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Back in the days when people used to read newspapers, I wrote a column for The Budapest Sun’s business pages called Net@work. As the new media manager for, what was at the time Hungary’s leading English-language publication (now sadly folded), I used the opportunity to applaud/decry (depending on my mood) the country’s fledgling online economy.
If you can cast your mind back to the turn of the century, you’ll know these were different times. Internet penetration in Hungary was staggeringly low, unmetered access was unheard of and the smartest thing a mobile device did was play a game called Snake.
Despite these challenges, I could see a real opportunity for online businesses to succeed in Hungary and I would often use the column to rant about the mistakes local firms (Matáv and Malév were particular favourites of mine) were making in their digital strategies.
While, at the time, the limited number of Hungarians who had access to the Internet would make it very difficult for companies to successfully build local platforms, I believed that the global nature of the web meant that opportunities didn’t have to come from inside the region.
Unfortunately, my evangelical cries went largely unheard.
Despite the challenges, there were a number of factors I could see gave Hungary a huge advantage in the world of online business back then. These were:
- A highly educated and entrepreneurial workforce.
- A low cost base (office space, wages, etc.).
- A good quality of life.
- A central location (perfect for servicing the needs of Western Europe and The Middle East)
- Looming EU membership (with all its benefits of free movement of labour, goods and services).
At the time, I just couldn’t understand why more companies weren’t looking towards Budapest and Hungary to build their online businesses.
It’s been around 14-years since I left Budapest – so you can bet when I recently visited to the city with my Advanced Blogging and Social Media Strategies training seminar that I was keen to see if any progress had been made. I wasn’t disappointed. In fact, I’m pleased to say, if I was writing my column today – most of what I would say would be positive. Really positive.
The digital economy has matured beyond recognition from my time in the country. This has undoubtedly helped a number of local start-ups build significant success stories in their own backyard as well as further afield.
I was also impressed to see a number of shared-space and co-working office locations around the city. These easy-in, easy-out solutions are a vital component of the digital start-up community and enable entrepreneurs to network with each other and develop new projects without the burden of expensive and inflexible traditional office space. These spaces also provide a welcome home to the growing army of digital nomads who need temporary homes for the businesses as they work their way around the world from the comfort of their laptops.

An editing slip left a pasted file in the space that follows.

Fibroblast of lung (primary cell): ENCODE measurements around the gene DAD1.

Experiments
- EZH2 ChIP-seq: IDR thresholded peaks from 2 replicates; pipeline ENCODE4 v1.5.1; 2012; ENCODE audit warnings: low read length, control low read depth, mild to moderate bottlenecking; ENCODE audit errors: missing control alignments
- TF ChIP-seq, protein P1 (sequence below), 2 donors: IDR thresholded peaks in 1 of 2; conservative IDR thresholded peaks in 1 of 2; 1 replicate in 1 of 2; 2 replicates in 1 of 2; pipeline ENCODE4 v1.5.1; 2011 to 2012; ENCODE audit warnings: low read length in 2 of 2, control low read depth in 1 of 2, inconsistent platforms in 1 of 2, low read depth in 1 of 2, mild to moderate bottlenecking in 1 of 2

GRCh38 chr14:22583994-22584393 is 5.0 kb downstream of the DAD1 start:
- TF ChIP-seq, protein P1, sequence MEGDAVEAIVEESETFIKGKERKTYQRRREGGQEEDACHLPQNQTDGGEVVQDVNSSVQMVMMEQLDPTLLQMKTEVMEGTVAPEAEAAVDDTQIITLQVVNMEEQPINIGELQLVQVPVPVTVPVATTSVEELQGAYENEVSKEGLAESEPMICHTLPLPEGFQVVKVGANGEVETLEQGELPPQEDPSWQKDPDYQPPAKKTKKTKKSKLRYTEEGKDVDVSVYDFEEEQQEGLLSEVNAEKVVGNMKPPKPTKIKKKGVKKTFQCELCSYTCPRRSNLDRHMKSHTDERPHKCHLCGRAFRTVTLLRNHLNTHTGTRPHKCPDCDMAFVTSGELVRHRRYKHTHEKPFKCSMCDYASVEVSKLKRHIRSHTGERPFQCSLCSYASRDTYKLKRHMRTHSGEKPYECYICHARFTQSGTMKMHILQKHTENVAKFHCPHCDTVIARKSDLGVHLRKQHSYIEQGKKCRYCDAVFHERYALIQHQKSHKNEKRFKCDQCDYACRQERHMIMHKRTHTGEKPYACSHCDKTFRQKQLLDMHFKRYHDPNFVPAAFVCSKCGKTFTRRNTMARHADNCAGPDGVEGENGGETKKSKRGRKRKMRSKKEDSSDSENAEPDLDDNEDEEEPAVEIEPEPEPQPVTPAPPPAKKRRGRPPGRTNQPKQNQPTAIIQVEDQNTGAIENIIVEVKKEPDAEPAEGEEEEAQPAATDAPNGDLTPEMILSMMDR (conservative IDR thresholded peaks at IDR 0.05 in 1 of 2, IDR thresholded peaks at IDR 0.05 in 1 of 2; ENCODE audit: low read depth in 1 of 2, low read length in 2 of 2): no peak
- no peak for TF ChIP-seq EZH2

Hungary’s new breed of tech start-ups and the community of digital nomads are of course attracted to Budapest by many all of the benefits I was writing about nearly a decade-and-a-half ago in the pages of The Budapest Sun. It’s great to see my vision for the future wasn’t so skewed after all. Perhaps I was just being a little impatient – a challenge when the business you work in runs at the speed of the Internet.
Are you a digital nomad who has enjoyed the benefits of working in Budapest? Or perhaps you work for a tech company which calls the city its home. Let us know why Budapest is the perfect home for your digital business in the comments section at the bottom of this page.
Advanced Blogging and Social Media Strategies
The Advanced Blogging and Social Media Strategies training seminar is now available as a four-week, intensive online course. The next seminar starts on June 12th, 2018. For more details or to book your space please visit this website.
About the Author
John has been helping small and medium-sized companies develop their business strategies online for almost as long as the Internet has been in the general public’s consciousness. Working alongside some of the biggest names in e-commerce and online marketing (including Amazon, eBay and Google), he has dedicated much of his career to demystifying the web and highlighting opportunities for real world businesses to grow. He is the author of four books, is a regular speaker at events throughout the UK, Europe and the US, is a prolific blogger across numerous sites and is widely recognized as an influential Thought Leader in the SME online marketing arena.